# Question #62207

A neutralization reaction is when an acid and base react to form salt and water.

Here are a few examples, I like to use HOH for water because it helps to illustrate that these reactions are double replacement.

HCl + NaOH -> NaCl + HOH

2HF + $C a {\left(O H\right)}_{2}$ -> $C a {F}_{2}$ + 2HOH

May 14, 2014

A neutralization reaction is very much like a double replacement reaction, however, in a neutralization reaction the reactants are always an acid and a base and the products are always a salt and water.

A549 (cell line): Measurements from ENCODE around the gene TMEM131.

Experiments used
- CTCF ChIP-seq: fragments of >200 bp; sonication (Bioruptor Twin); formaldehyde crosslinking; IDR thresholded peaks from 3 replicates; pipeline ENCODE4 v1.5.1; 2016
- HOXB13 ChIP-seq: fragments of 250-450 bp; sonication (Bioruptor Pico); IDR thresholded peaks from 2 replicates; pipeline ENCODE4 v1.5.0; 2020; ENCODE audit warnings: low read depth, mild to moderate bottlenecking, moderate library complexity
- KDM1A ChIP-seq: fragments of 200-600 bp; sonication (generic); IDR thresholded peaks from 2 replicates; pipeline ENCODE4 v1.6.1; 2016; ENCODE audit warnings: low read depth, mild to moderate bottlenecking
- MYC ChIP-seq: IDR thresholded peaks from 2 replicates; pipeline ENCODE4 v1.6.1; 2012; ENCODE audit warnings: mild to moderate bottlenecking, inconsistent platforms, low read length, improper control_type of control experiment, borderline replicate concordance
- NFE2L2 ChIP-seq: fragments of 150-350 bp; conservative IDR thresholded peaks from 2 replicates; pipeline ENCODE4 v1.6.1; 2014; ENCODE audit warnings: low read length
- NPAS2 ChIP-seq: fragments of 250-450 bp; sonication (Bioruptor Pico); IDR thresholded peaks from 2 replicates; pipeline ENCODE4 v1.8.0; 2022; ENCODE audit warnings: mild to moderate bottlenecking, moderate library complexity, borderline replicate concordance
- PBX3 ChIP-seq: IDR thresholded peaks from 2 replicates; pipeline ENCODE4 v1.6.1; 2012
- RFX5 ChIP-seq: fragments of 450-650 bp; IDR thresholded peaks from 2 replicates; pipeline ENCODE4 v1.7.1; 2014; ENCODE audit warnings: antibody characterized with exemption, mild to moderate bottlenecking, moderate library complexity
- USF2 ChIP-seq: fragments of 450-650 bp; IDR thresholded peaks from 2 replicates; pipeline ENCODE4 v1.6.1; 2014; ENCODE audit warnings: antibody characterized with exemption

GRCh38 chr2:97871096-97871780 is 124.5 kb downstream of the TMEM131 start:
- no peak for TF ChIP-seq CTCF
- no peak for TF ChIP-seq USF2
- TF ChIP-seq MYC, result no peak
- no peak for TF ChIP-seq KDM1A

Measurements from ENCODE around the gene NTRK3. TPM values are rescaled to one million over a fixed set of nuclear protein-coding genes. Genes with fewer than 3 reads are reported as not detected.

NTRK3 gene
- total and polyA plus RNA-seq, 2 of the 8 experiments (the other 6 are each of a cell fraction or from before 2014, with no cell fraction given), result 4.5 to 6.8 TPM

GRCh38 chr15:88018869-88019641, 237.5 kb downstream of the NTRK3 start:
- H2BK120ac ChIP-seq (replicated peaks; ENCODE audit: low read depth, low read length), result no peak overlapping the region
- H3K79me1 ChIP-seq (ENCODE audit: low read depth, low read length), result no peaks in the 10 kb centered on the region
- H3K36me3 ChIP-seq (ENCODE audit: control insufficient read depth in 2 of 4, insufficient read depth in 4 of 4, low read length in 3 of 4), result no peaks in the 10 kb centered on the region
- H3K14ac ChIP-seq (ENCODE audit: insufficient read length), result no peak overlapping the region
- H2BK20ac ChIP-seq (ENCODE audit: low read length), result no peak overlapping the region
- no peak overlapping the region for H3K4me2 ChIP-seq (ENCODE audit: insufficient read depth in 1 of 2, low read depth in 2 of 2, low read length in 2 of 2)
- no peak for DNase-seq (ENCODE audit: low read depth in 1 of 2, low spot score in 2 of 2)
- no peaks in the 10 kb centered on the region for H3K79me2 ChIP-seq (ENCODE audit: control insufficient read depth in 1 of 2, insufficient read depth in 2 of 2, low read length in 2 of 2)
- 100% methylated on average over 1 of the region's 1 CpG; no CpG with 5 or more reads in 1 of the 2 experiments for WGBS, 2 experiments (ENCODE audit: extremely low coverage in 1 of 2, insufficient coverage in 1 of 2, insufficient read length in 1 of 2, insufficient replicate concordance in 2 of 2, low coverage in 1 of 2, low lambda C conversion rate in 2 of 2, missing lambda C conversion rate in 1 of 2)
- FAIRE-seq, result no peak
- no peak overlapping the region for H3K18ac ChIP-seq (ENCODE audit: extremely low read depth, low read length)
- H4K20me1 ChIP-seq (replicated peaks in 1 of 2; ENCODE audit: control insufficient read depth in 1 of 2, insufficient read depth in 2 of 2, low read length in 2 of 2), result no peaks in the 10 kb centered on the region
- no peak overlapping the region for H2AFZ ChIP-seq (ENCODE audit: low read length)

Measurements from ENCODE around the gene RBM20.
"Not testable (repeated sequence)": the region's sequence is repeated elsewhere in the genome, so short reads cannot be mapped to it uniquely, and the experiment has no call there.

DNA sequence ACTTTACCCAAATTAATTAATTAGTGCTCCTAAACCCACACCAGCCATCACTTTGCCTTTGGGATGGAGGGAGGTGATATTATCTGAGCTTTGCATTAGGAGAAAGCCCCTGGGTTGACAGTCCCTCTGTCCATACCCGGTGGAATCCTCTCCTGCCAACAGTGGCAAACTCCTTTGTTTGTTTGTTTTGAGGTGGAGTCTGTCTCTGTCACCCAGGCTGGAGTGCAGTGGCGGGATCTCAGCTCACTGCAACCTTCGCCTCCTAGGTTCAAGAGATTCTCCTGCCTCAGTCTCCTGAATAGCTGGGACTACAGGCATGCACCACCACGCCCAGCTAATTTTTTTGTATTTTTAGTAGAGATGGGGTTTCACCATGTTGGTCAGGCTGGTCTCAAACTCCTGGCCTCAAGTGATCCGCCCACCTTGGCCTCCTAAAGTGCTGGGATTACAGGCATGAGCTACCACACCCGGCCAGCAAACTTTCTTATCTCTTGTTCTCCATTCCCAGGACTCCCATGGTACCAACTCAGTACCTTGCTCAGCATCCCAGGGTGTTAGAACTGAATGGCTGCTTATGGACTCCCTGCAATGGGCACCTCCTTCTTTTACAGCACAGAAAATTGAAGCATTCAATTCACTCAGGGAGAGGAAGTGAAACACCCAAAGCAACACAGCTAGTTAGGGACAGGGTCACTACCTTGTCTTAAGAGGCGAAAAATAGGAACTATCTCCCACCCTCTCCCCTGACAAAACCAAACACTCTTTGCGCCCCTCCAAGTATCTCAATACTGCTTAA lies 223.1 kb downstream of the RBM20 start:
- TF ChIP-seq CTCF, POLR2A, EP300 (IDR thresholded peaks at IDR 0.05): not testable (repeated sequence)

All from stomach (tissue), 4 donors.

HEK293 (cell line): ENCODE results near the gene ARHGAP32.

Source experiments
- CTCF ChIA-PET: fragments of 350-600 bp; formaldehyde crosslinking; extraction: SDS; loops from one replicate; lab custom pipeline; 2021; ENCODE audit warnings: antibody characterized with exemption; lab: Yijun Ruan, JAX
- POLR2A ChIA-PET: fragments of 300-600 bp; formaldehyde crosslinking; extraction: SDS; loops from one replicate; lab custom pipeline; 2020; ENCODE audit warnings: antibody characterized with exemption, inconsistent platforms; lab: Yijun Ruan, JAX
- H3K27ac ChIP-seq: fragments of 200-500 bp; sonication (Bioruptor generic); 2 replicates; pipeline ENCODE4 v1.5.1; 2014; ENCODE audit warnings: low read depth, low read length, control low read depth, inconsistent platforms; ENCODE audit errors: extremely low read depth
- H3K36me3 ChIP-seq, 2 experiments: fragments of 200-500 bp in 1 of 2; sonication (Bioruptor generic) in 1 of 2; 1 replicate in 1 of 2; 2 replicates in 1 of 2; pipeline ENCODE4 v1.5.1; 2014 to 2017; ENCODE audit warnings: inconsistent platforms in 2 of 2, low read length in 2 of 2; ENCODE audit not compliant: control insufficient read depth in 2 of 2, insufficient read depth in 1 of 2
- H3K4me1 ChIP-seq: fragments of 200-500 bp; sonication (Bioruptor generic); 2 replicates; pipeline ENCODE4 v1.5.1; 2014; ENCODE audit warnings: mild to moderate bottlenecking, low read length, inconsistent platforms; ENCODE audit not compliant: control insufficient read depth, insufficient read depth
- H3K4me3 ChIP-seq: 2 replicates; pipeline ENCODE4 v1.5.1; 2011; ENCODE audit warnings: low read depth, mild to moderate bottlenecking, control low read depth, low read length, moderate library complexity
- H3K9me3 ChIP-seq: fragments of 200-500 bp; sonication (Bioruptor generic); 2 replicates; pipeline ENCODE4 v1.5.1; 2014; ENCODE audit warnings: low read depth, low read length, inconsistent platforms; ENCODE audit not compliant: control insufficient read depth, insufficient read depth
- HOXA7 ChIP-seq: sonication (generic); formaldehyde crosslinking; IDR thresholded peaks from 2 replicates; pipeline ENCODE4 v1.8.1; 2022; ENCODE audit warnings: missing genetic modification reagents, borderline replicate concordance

The basic reaction for a double replacement react takes the following format:

$A B + C D \to C B + A D$

we will look at an example as Sulfuric Acid and Potassium Hydroxide neutralize each other in the following reaction:

${H}_{2} S {O}_{4} + 2 K O H \to {K}_{2} S {O}_{4} + 2 {H}_{2} O$

In a neutralization reaction between an acid and a base the typical outcome is a salt formed by the positive ion from the base and the negative ion from the acid. In this case the positive potassium ion (${K}^{+}$) and the polyatomic sulfate ($S {O}_{4}$) to for m the salt ${K}_{2} S {O}_{4}$.

The positive hydrogen (${H}^{+}$) from the acid and the negative hydroxide ion ($O {H}^{-}$) from the base form the water $H O H$ or ${H}_{2} O$.

I hope this was helpful.
SMARTERTEACHER